It’s a new year, and every new year represents a fresh start. Many Americans use this fresh start to make resolutions or set goals for things that they want to accomplish in the new year, and it probably comes as no surprise that one of the most popular goals or resolutions is to become more financially sustainable. A big part of becoming more financially sustainable, fittingly, is becoming debt free.
If it comes between building a savings account or paying down revolving debt (i.e., credit card debt), we strongly advise you to pay down the debt first. That’s because you’ll be paying much more in interest long-term if you put off paying down such debt, not to mention your credit utilization ratio can also play a factor in your overall financial health, as the higher this goes, the lower your credit score does.
Bottom line: Paying off debt has a lot of benefits, both short and long-term. But what are you willing to give up to make it happen? Probably not your phone or your car, as these are things that you need to get to work and to communicate. But there are some more practical things you can eliminate from your life if you truly want to make good on a commitment to become debt free in 2020.
Here’s a look at some of the things the experts advise eliminating from your lifestyle if you’re serious about getting out of debt:
How often do you dine out, regardless of the meal? Coffee and a muffin on the way to work in the morning? Grabbing lunch with colleagues once or twice a week? Date night with your significant other a few times a month? It all adds up, and over the course of a year, it can add up to the tune of several thousands of dollars depending on your dining out frequency. Even halving how much you dine out can potentially present a significant savings. If you’re unwilling to completely eliminate dining out from your lifestyle, even just cutting back can help.
We all love Netflix, Hulu, Prime Video, HBO Now, Disney+, magazine and news subscriptions, premium sports packages, etc. — but have you really thought about how much all of these can add up over the course of a month or year? When you consider that a standard Netflix subscription is $12.99, you can do the math on what you’re paying annually. We’re not telling you to completely eliminate streaming entertainment or the news sources you pay for, but think about this: It’s easier than ever to manage what you’re spending money on thanks to no-hassle canceling these days. So, instead of paying for everything each month, think about jumping around. Maybe subscribe to Netflix one month, HBO Now the next and Disney+ the month after.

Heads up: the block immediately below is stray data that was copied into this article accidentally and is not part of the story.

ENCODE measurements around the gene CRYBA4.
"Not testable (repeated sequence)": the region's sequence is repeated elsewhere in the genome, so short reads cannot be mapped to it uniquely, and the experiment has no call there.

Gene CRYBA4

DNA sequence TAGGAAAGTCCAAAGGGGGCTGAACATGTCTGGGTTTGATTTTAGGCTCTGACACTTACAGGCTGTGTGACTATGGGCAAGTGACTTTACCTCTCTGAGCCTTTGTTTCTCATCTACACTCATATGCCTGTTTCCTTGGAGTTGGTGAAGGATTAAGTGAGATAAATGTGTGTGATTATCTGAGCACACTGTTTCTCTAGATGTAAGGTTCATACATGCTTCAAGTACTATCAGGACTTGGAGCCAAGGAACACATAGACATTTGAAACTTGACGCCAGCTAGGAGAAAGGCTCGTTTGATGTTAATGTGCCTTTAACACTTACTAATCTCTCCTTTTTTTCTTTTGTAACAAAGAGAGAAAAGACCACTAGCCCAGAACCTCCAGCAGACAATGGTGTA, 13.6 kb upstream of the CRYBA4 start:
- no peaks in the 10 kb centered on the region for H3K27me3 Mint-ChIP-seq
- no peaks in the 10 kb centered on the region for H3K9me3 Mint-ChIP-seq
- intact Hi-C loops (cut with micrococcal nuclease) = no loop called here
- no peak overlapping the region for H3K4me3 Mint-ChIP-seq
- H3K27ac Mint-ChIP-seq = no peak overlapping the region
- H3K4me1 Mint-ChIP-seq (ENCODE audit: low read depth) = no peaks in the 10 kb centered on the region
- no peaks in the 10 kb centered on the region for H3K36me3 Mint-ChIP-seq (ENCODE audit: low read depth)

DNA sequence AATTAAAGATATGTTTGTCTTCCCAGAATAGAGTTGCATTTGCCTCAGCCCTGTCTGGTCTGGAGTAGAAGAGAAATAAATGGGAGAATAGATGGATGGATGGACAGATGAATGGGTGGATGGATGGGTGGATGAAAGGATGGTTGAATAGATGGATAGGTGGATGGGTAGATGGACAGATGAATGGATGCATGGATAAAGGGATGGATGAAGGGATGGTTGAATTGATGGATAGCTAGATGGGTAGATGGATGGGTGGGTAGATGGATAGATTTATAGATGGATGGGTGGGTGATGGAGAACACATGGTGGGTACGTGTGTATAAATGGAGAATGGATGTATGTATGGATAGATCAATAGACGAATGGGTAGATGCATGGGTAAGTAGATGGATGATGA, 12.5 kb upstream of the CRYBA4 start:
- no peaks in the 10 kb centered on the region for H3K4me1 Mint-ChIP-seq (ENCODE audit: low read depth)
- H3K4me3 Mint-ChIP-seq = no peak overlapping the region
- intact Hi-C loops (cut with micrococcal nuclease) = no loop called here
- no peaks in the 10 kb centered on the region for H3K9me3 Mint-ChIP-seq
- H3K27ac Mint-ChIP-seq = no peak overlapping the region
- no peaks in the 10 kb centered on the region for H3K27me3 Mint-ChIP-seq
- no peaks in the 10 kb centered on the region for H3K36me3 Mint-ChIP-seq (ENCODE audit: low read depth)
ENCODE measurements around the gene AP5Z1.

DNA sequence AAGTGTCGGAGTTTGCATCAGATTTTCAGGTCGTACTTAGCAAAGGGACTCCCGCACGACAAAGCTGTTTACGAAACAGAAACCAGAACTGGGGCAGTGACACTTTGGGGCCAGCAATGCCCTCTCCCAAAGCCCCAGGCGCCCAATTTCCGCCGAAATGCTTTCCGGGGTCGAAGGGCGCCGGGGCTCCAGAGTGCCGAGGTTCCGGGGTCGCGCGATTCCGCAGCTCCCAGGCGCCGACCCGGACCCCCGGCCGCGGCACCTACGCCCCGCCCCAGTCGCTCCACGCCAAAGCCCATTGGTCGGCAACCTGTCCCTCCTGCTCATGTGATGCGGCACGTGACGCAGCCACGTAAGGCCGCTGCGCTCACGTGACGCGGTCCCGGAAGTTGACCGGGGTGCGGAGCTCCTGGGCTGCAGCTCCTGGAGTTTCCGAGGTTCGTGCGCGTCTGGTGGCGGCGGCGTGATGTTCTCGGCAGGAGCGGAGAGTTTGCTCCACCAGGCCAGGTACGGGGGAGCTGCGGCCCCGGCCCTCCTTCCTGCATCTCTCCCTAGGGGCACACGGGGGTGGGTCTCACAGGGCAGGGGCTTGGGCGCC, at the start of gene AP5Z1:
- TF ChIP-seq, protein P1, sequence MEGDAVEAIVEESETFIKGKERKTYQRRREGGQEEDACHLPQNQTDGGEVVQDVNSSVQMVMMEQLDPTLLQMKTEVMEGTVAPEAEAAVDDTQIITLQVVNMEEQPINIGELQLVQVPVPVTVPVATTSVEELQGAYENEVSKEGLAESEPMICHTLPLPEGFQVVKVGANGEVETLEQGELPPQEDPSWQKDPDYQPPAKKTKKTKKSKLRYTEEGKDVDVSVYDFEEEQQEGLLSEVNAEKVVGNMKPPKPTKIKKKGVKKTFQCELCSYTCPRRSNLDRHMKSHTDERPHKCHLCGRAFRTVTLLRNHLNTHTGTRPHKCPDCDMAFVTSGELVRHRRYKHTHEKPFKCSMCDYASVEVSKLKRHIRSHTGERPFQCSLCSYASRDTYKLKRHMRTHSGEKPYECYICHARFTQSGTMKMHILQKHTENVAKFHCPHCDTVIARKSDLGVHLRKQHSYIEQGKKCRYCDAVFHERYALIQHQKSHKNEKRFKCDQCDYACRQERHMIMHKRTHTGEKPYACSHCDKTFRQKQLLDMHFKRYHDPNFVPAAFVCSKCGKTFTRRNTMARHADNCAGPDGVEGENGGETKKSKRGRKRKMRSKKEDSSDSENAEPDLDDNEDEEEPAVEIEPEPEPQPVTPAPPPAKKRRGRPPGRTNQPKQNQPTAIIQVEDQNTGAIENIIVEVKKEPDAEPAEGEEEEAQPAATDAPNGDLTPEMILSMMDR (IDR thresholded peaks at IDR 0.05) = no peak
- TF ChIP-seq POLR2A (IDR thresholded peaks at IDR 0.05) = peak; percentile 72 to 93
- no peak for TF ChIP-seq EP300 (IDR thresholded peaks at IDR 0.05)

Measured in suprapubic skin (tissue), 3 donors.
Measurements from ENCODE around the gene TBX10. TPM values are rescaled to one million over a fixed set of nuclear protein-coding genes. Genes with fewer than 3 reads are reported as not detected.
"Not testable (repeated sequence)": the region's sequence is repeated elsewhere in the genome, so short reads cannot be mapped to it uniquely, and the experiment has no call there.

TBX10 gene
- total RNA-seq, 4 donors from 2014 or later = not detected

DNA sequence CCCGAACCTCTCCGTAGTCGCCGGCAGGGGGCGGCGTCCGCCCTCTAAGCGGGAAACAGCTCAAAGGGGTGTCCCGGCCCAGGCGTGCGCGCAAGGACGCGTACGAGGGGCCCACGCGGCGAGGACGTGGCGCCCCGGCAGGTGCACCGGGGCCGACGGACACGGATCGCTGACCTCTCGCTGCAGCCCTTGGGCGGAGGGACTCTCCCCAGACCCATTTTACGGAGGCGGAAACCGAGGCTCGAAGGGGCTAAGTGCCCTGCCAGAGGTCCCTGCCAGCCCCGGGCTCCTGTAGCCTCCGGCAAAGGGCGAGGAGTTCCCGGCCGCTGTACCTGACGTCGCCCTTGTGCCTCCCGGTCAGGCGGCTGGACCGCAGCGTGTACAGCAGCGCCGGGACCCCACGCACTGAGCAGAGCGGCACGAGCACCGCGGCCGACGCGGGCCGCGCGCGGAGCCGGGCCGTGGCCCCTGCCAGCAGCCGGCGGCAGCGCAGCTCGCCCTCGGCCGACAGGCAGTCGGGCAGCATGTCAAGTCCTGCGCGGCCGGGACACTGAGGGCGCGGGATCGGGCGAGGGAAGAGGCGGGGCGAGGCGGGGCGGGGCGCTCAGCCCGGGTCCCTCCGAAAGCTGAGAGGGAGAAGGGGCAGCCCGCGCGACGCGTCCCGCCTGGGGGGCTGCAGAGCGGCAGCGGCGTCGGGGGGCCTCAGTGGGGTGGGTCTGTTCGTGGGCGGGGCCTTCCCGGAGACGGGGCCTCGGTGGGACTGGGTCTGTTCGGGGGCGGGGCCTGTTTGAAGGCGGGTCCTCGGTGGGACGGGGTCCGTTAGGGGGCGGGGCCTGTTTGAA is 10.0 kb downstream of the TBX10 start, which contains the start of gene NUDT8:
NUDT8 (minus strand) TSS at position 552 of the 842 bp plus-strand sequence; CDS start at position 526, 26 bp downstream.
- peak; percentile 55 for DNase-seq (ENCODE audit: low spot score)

According to Mic, buying generic brands could save you up to $1,500 per year. Think about that the next time you go to the store and are deciding between a 30 cents savings between the name brand and the off-brand. Thirty cents may not seem like a big savings, but it all adds up over the course of a week, month or year.
Cruising Instagram and see a nice pair of boots that you just have to buy now? Dying to click on the ad that just came over on your Facebook page? Jealous of the things an influencer is showing off on your social channels? Impulse buying, especially via social media, can be a huge budget killer. Make sure you know your real goals — both personal and financial — and not the goals that social media tries to push on you.
We all love shopping at Costco, largely due to the belief that we believe we’re saving a lot of money. And if you play your cards the right way, you can save a lot of money. Yes, it comes with more of an upfront cost than if you were to pay for a smaller quantity item, but it can pay off big time in the long run.